Naming, Name Changes, and Being Made New

Her name suits her.

She asks us about it all the time and we’ve told her the story over and over.

Why is she named Victoria Eileen and what does it mean anyway?

You’re named after your grandmothers, we tell her, Godly women who are strong in their faith. We prayed over our first baby, prayed about naming her just right— a name that was clearly feminine and clearly strong, a name for an overcomer, a fighter, a stand-up-for-what-is-right kind of woman of God.

Victoria—“Victorious One.”

It fits this feisty little person, the perfect name from the first day I held her in my arms in the hospital and she screamed and screamed, trying desperately hard in her newborn way of making her needs known. She befuddled nurses and her first-time momma.

Yet, submitted to God, believing in Jesus, with His Spirit in her, she’s a mighty force to be reckoned with underneath her princess exterior of swirly skirts and long blonde hair.

When she asks us about her name, we tell her the whole story of what it means, and why we picked it and what we hope it says about her future and her character.

I can’t imagine how that conversation went in Hosea’s house.

God told the prophet Hosea to marry a “promiscuous woman.”  His marriage was to be a living testimony of how the long-suffering God remained faithful to His people Israel, despite their ongoing adultery with foreign gods and idols.

That sounds hard enough.  Yet, in obedience, he married Gomer, a frequent runaway lover.

Then God told Hosea to have children with this faithless wife.

When she had a daughter, God told them to name her “Lo-Ruhamah (which means “not loved”), for I will no longer show love to Israel, that I should at all forgive them” (Hosea 1:6 NIV).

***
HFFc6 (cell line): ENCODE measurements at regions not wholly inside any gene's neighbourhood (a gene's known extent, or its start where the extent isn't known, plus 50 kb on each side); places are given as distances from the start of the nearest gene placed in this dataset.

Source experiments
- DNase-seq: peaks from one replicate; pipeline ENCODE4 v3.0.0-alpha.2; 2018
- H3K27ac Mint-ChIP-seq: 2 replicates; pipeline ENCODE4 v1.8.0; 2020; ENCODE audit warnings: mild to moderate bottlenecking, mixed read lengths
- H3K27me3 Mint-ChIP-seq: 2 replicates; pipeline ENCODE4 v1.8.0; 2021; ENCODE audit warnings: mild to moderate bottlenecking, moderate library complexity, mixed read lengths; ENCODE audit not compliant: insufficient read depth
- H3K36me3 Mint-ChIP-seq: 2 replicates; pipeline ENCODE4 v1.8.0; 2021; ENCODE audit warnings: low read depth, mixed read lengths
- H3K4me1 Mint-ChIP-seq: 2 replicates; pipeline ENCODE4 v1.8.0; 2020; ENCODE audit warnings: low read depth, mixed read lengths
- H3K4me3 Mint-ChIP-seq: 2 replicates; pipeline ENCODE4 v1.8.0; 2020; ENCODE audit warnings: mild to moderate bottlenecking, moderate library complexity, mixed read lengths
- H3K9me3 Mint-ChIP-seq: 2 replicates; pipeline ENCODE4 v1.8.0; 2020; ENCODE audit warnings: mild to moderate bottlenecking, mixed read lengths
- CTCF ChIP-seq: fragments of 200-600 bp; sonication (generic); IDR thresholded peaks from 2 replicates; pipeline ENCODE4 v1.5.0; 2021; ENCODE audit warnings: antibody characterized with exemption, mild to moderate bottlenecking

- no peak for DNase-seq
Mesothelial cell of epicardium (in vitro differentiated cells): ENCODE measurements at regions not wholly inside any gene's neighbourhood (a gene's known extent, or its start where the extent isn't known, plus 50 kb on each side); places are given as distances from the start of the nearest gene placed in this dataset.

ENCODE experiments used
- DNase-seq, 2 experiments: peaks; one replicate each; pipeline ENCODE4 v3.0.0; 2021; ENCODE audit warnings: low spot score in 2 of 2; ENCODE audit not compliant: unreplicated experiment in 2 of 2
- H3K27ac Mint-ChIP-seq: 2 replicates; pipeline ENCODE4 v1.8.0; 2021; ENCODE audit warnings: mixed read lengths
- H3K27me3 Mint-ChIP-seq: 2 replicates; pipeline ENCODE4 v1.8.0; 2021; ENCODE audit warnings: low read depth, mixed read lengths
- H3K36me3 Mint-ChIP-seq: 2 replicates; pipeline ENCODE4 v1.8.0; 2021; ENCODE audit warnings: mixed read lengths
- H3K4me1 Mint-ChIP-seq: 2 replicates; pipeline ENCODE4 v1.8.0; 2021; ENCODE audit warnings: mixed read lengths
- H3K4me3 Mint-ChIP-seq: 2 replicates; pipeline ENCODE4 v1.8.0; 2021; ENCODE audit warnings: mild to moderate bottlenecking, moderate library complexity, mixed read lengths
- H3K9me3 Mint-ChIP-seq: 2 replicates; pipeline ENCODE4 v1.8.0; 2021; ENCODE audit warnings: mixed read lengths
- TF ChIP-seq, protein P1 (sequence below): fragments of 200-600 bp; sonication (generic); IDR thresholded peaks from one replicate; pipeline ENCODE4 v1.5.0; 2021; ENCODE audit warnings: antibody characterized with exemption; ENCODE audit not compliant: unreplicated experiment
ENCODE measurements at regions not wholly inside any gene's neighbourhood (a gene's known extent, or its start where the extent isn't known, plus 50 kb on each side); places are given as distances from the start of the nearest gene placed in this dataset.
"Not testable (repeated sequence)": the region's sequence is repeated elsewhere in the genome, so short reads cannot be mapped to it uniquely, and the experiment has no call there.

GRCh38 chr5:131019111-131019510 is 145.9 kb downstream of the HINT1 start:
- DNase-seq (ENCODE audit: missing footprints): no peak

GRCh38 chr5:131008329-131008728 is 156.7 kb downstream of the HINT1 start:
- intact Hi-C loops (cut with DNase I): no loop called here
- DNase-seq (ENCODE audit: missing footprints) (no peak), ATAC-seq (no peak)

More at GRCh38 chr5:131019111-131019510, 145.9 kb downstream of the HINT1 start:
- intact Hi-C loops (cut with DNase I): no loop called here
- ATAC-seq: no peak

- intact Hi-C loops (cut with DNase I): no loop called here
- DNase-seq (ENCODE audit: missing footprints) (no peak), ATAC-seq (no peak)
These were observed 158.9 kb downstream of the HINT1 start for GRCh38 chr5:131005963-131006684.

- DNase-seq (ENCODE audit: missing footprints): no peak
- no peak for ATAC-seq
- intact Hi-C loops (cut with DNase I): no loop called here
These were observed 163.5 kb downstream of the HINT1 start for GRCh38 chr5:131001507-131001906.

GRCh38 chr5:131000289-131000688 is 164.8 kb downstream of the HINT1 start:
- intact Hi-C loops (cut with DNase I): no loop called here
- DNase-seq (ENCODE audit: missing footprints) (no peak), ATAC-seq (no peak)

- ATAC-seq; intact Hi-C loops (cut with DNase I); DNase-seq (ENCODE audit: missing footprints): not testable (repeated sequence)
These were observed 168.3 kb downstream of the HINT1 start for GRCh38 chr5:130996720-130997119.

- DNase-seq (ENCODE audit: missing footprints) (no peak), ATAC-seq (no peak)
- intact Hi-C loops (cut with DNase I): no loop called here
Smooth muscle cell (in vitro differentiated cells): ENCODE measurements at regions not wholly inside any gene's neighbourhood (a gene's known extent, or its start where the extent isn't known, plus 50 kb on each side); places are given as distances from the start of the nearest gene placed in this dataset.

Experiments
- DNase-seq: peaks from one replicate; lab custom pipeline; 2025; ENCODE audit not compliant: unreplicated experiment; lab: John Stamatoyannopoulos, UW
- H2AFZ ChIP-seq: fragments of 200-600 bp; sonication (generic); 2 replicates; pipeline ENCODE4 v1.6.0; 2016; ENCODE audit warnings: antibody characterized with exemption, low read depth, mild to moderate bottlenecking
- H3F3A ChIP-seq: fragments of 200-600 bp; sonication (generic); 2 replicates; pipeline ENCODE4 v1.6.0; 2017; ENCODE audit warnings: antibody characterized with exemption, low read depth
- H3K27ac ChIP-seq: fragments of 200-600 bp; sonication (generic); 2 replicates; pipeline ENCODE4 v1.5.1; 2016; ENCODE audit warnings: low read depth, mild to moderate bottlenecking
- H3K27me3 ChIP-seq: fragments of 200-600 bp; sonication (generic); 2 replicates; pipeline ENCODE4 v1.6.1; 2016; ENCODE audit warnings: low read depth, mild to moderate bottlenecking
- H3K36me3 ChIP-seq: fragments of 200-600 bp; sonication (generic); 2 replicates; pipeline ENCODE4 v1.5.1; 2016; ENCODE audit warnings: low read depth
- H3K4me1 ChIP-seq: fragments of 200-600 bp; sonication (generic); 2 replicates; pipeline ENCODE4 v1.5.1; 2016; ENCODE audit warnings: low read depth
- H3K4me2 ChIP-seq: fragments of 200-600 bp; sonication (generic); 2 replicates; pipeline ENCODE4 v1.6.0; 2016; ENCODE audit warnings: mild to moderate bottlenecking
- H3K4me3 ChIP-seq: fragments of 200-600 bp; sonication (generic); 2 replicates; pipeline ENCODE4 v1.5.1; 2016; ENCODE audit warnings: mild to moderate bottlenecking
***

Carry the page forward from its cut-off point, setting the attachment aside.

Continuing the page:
Then she had a son and God said, “Call him Lo-Ammi (which means “not my people”), for you are not my people, and I am not your God” (Hosea 1:9 NIV)

The Message translates these names as “No-Mercy” and “Nobody.”

Every time moms in the marketplace cooed over these precious babies and asked, “What’s the baby’s name?” the answer came back as a label and message from God.

No-Mercy.

Nobody.

Have you ever felt labeled and even condemned by your name, your heritage, a nickname, a curse, the hurtful words of others that you can’t seem to erase from memory?

Has your past held you captive?

Surely these two children could relate to your pain.

But the beautiful thing about Jesus is that He doesn’t leave us untouched by His presence.  He’s a Creator God, making things new, making US new.

He changes us and renames us, giving us a new identity in Him.  Paul tells us:

Therefore, if anyone is in Christ, the new creation has come:The old has gone, the new is here! (2 Corinthians 5:17 NIV).

In Hosea 2:1, God tells the prophet:

Say of your brothers, ‘My people,’ and of your sisters, ‘My loved one.’

Or as the Message says:“Rename your brothers ‘God’s Somebody.’  Rename your sisters ‘All Mercy.’”